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Improving Machine Design Instruction by Developing Computational Design Tools

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2019 Pacific Southwest Section Meeting


California State University, Los Angeles , California

Publication Date

April 4, 2019

Start Date

April 4, 2019

End Date

April 6, 2019

Conference Session

PSW Section Meeting Papers - Disregard start and end time - for online paper access only

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Pacific Southwest Section Meeting Paper Submissions

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David A Trevas Northern Arizona University

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Lecturer in Mechanical Engineering at Northern Arizona University, 2016-present.
Visiting Assistant Professor in Engineering at the University of the Incarnate Word (San Antonio, Texas), 2015-16.
Held various positions in mechanical engineering and computer programming at Exxon Production Research, University of Texas Medical School, Halliburton, Baker-Hughes, GE Oil & Gas, and Cooper Power Systems.

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John T. Tester Northern Arizona University

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Dr. John Tester is a Professor in Mechanical Engineering at Northern Arizona University. His educational responsibilities are primarily in Engineering Design and Manufacturing. Dr. Tester has conducted funded research projects in biomechanics and engineering education. Dr. Tester’s scholastic interests frequently integrate Undergraduate Engineering Education topics, typically in the area of the design of interdisciplinary engineering courses and curricula.

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In a traditional Machine Design course, the analysis of machine components and systems involve lengthy, multi-step processes that often include retrieving data from graphs or tables. Automating these processes is quite feasible with computational tools that are ubiquitous in the marketplace, and is routinely part of engineering work in industry. The ability to synthesize a solution algorithm from the reference equations and data obtained from tables and graphs shows that students understand the processes used in machine design. Once student master the fundamental machine design theory, students can create the computational tools and then proceed to engage the topics in machine design at a much higher level than with only use of pencil, paper and calculator. They can quickly vary input parameters into their computational tools and immediately see the influence on the output values of interest. In other words, they can actually design machine components and systems, instead of merely analyzing them given the input quantities for equations.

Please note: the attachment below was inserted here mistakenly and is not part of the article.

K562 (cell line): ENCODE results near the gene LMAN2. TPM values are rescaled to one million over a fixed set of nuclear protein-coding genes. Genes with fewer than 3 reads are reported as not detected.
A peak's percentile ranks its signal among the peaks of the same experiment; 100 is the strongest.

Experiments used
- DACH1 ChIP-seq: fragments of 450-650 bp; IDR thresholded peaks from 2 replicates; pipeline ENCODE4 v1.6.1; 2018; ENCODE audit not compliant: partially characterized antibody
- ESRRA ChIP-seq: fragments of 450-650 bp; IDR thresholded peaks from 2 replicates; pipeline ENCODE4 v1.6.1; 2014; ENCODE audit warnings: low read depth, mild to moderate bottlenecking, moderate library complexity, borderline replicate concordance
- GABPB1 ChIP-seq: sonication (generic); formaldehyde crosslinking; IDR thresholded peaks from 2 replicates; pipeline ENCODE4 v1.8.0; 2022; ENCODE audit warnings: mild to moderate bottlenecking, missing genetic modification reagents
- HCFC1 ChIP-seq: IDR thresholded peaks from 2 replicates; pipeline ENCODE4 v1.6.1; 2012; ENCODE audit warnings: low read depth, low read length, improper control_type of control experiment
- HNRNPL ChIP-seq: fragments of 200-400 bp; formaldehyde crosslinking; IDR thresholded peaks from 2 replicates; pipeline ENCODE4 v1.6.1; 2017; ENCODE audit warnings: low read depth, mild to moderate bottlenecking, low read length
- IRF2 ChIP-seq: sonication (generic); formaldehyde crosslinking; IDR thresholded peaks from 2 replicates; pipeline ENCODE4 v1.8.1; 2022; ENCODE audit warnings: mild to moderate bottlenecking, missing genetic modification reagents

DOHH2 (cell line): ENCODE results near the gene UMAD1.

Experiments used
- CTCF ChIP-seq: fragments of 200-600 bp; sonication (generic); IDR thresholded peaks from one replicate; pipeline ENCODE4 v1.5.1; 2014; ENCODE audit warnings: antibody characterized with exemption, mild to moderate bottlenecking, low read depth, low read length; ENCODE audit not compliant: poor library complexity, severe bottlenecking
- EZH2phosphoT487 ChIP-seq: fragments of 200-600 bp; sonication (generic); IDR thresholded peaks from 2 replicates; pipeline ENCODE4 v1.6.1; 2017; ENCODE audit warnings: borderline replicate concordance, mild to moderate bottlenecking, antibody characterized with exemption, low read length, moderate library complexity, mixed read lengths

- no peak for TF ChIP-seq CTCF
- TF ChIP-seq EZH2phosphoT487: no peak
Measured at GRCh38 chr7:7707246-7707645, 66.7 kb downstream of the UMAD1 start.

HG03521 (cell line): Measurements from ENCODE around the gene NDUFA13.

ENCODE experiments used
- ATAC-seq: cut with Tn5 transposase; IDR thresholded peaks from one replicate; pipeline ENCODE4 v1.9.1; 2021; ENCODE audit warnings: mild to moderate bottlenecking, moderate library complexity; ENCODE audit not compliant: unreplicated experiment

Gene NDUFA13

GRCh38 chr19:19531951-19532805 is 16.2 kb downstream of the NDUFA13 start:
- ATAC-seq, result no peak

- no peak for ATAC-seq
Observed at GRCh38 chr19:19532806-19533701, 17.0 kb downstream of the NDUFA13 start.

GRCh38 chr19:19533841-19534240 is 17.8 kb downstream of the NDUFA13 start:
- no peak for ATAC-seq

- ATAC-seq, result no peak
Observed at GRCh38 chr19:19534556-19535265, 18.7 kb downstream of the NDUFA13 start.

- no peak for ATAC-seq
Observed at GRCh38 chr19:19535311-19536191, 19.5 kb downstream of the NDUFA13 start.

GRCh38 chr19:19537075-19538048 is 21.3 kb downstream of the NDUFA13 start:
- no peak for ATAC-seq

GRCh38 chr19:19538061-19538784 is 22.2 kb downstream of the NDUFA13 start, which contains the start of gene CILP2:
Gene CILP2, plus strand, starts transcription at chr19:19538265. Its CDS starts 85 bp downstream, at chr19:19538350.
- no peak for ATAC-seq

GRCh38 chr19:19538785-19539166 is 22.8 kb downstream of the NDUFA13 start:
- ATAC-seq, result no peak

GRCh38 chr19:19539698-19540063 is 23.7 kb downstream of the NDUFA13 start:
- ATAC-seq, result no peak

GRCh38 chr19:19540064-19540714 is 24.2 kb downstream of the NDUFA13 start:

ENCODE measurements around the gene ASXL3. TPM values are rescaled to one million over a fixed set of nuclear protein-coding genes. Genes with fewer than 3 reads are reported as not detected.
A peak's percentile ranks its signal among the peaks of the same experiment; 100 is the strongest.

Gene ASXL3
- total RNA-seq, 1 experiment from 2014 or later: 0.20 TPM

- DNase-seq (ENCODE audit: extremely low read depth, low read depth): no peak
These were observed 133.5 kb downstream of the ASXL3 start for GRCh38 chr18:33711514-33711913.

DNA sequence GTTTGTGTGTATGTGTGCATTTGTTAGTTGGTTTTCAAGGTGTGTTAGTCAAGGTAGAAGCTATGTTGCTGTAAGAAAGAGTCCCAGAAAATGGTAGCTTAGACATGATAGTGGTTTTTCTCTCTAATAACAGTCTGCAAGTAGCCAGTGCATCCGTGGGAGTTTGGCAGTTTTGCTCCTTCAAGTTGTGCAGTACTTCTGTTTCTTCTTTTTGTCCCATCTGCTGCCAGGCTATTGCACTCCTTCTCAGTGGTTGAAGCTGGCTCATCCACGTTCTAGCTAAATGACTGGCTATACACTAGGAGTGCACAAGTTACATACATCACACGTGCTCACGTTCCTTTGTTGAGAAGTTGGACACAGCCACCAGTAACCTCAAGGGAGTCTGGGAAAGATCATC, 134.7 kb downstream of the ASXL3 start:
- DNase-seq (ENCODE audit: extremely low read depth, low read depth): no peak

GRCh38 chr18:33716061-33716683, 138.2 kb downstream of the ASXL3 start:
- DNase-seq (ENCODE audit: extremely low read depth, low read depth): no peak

This work extends these previous findings of those using Microsoft Excel in Engineering classrooms by teaching students how to build successful Machine Design-dedicated tools. Teaching students how to build these tools involves 4 basic steps: 1) introducing the machine design topic traditionally, 2) developing techniques for data input, 3) Algorithm development of the theory-based equations, and 4) validation processes required to insure future output accuracy.

The primary result of this approach is that students successfully answer questions on tests which are at a much higher level than those that were presented on previous tests. Students who have taken the course when they learned the techniques of developing computational tools have reported that they were able to put these skills to use at work or in their subsequent courses. This approach has the benefit of teaching marketable skills that also enhance the students' understanding of the concepts of machine design.

Trevas, D. A., & Tester, J. T. (2019, April), Improving Machine Design Instruction by Developing Computational Design Tools Paper presented at 2019 Pacific Southwest Section Meeting, California State University, Los Angeles , California. 10.18260/1-2--31831

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